# Find Values of a and b for a Limit

I am having trouble finding the values of a and b for which limx→0\lim \limits_{x \to 0} (\frac{\sin (ax) + bx)} {(x^3)}) = -32/3 (\frac{\sin (ax) + bx)} {(x^3)}) = -32/3 . In Mathematica I have entered:

f[x_] := (Sin[a * x] + (b * x))/x^3
Solve[Limit[f”'[x], x -> 0] == -32/3, {a, b}]

The hint for this problem is that the third derivative of the function should be taken. Mathematica gives back to me a set of empty curly braces. Could someone help me understand why what I am doing is incorrect?

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f[x_] := (Sin[a*x] – (a*x))/x^3; Limit[f[x], x -> 0]
– Dr. belisarius
Oct 15 ’15 at 18:40

From f[x_] := (Sin[a*x] + (b*x))/x^3, Series[f@x, {x, 0, 3}] you may see that b == -a
– Dr. belisarius
Oct 15 ’15 at 18:42

3

Kinda’ cheap, but: In[90]:= SolveAlways[ Normal[Series[(Sin[a*x] + (b*x))/x^3, {x, 0, 1}]] == -32/3, x] Out[90]= {{a -> 4, b -> -4}, {a -> 2 (-1 – I Sqrt[3]), b -> 2 (1 + I Sqrt[3])}, {a -> 2 (-1 + I Sqrt[3]), b -> 2 (1 – I Sqrt[3])}}
– Daniel Lichtblau
Oct 15 ’15 at 18:46

…and @Daniel’s approach is effectively equivalent to l’Hôpital.
– J. M.♦
Oct 15 ’15 at 19:06

Amplifying on comment by @DanielLichtblau, Cases[SolveAlways[Normal[Series[(Sin[a*x] + (b*x))/x^3, {x, 0, 1}]] == -32/3, x], _?(FreeQ[#, Complex] &)] returns {{a -> 4, b -> -4}}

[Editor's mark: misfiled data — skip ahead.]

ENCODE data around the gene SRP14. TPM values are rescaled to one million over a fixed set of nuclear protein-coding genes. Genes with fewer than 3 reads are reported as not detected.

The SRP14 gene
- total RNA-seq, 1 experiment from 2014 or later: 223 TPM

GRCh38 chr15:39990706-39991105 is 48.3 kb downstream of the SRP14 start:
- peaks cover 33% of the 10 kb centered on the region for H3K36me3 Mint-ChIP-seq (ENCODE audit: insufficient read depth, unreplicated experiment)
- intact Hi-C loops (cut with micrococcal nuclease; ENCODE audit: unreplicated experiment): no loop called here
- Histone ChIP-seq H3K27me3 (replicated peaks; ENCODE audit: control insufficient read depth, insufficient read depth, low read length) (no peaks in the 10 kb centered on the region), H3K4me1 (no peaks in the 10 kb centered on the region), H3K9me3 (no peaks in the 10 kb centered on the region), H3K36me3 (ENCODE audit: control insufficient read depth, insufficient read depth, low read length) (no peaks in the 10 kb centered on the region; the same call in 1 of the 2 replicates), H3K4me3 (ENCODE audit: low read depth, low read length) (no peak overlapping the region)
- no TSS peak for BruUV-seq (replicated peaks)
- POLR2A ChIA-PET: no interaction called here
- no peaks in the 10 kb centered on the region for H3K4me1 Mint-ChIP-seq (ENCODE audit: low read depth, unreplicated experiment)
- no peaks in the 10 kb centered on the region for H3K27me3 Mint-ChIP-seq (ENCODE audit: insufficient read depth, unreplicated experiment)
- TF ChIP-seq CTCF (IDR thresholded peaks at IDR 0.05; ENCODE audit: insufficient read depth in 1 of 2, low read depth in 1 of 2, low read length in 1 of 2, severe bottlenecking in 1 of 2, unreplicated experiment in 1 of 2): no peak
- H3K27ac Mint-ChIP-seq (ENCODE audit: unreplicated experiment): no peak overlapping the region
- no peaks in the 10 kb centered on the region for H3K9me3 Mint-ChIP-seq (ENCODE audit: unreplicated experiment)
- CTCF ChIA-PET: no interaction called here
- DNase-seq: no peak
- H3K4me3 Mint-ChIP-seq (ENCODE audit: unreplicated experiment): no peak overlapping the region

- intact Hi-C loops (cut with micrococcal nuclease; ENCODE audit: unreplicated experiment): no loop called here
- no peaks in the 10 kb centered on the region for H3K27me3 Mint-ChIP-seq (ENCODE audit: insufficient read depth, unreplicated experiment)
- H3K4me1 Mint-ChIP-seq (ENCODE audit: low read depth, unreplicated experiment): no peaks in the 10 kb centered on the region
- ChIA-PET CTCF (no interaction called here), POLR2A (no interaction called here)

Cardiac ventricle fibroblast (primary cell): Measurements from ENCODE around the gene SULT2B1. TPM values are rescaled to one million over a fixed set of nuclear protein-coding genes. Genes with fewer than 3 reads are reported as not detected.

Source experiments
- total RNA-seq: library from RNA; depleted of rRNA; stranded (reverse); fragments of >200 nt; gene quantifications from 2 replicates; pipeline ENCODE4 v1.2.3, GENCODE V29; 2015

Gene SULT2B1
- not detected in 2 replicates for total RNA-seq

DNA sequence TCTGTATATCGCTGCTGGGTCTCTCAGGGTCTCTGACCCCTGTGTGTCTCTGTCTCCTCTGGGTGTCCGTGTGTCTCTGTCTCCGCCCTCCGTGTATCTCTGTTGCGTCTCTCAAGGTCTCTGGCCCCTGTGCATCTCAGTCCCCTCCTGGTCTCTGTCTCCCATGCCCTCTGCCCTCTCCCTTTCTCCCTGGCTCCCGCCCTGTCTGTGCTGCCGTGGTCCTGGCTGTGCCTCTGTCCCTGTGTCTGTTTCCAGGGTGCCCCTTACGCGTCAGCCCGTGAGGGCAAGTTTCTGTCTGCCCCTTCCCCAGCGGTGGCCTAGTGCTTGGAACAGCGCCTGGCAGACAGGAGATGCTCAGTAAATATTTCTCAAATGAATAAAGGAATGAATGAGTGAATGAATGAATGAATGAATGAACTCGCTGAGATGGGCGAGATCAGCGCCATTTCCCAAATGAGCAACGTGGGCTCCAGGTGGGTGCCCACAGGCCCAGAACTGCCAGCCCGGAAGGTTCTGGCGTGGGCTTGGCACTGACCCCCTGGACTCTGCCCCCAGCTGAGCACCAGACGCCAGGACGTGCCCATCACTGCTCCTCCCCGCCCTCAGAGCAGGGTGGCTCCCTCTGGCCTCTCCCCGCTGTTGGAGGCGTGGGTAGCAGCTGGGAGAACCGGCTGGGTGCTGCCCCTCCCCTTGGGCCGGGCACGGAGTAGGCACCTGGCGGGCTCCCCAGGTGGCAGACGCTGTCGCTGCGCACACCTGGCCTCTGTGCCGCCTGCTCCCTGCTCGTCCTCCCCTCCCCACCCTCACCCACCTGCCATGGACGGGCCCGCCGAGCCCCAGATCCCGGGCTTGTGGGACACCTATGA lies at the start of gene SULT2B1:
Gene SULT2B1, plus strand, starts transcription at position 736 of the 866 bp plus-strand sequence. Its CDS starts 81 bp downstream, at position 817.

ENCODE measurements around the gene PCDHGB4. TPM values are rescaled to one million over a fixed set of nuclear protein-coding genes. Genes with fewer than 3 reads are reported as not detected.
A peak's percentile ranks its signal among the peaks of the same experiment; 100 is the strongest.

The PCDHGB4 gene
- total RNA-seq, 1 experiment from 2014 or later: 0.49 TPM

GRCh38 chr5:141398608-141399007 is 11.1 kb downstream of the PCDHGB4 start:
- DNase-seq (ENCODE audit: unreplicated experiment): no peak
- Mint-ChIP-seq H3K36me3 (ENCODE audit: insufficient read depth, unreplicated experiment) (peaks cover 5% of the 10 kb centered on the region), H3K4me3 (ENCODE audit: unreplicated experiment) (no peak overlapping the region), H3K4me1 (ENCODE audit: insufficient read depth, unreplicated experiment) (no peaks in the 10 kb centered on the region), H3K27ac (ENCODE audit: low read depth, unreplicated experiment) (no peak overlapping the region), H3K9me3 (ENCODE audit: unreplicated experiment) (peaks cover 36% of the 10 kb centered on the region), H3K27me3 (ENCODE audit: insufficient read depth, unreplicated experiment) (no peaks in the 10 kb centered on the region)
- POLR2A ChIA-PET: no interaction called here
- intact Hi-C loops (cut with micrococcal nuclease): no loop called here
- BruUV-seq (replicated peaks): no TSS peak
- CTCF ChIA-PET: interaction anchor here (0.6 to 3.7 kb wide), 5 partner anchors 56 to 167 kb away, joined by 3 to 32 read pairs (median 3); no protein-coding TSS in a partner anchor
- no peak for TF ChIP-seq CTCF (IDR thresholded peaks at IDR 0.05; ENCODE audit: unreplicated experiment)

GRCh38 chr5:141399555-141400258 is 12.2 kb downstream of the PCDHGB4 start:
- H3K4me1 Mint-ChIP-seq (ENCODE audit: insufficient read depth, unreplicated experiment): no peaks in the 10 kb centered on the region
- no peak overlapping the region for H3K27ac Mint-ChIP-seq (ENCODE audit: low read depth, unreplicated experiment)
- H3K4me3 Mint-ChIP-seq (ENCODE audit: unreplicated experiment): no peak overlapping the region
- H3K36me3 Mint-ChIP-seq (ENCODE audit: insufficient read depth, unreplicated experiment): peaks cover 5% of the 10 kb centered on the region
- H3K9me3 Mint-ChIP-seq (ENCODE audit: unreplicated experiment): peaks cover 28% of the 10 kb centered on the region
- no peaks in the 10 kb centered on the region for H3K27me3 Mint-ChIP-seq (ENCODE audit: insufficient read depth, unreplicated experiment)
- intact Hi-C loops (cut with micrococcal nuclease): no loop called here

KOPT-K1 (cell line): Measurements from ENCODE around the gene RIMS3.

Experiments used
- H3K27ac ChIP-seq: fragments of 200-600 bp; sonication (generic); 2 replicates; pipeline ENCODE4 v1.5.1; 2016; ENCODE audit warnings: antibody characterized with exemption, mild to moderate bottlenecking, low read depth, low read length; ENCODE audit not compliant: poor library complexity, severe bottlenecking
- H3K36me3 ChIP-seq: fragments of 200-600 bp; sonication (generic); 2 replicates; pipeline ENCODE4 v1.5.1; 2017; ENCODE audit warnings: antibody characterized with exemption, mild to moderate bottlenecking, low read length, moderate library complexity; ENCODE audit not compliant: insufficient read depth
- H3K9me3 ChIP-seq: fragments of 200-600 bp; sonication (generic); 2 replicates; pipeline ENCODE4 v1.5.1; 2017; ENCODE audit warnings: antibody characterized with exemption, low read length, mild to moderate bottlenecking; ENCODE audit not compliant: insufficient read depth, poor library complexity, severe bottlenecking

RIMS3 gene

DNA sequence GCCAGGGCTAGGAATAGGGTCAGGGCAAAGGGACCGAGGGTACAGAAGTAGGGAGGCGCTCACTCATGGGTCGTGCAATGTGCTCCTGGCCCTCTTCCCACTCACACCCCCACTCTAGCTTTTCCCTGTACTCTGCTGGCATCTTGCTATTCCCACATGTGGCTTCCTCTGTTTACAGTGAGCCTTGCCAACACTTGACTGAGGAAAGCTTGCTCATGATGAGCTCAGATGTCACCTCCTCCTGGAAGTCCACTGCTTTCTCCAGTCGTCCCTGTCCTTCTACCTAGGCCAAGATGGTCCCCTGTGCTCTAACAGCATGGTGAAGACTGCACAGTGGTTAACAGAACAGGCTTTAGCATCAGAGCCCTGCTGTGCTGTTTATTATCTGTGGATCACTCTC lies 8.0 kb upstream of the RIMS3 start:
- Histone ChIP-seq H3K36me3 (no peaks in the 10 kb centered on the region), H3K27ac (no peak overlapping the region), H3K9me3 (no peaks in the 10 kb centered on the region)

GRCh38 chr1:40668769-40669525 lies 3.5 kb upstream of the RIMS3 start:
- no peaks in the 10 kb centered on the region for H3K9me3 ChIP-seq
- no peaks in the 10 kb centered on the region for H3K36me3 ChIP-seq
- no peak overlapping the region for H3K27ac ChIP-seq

– Bob Hanlon
Oct 15 ’15 at 20:46

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1

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Let

f[x_, a_, b_] := (Sin[a*x] + (b*x))/x^3

and look for the limit in question

Limit[f[x, a, b], x -> 0]

(*
Out[10]= DirectedInfinity[a + b]
*)

It has a finite value only if a + b == 0.

Hence we consider

Limit[f[x, a, -a], x -> 0]

(*
Out[12]= -(a^3/6)
*)

Now this has to go into the equation to be solved.
With the result

Solve[% == -32/3]

(*
Out[13]= {{a -> 4}, {a -> -4 (-1)^(1/3)}, {a -> 4 (-1)^(2/3)}}
*)

Hence the real solution is {a,b} = {4,-4}, the others correspondingly.

Have I missed something or have you? It seems to me the questions asks for the limit of the 3rd derivative (f”’), not of f itself.
– m_goldberg
Oct 15 ’15 at 22:32

@m_goldberg – the OP asks for the limit of the function; however, the OP also states that her/she was given a hint to take the third derivative. This hint apparently led the OP to attempt to solve an equation involving the limit of the third derivative of the function. The answers and comments have chosen to show approaches to get the requested limit of the function without making any use of the hint, i.e., without making any use of f”'[x].
– Bob Hanlon
Oct 15 ’15 at 23:43

@BobHanlon. Ah, so I’m the one who missed the point. Thanks for straightening me out.
– m_goldberg
Oct 16 ’15 at 3:21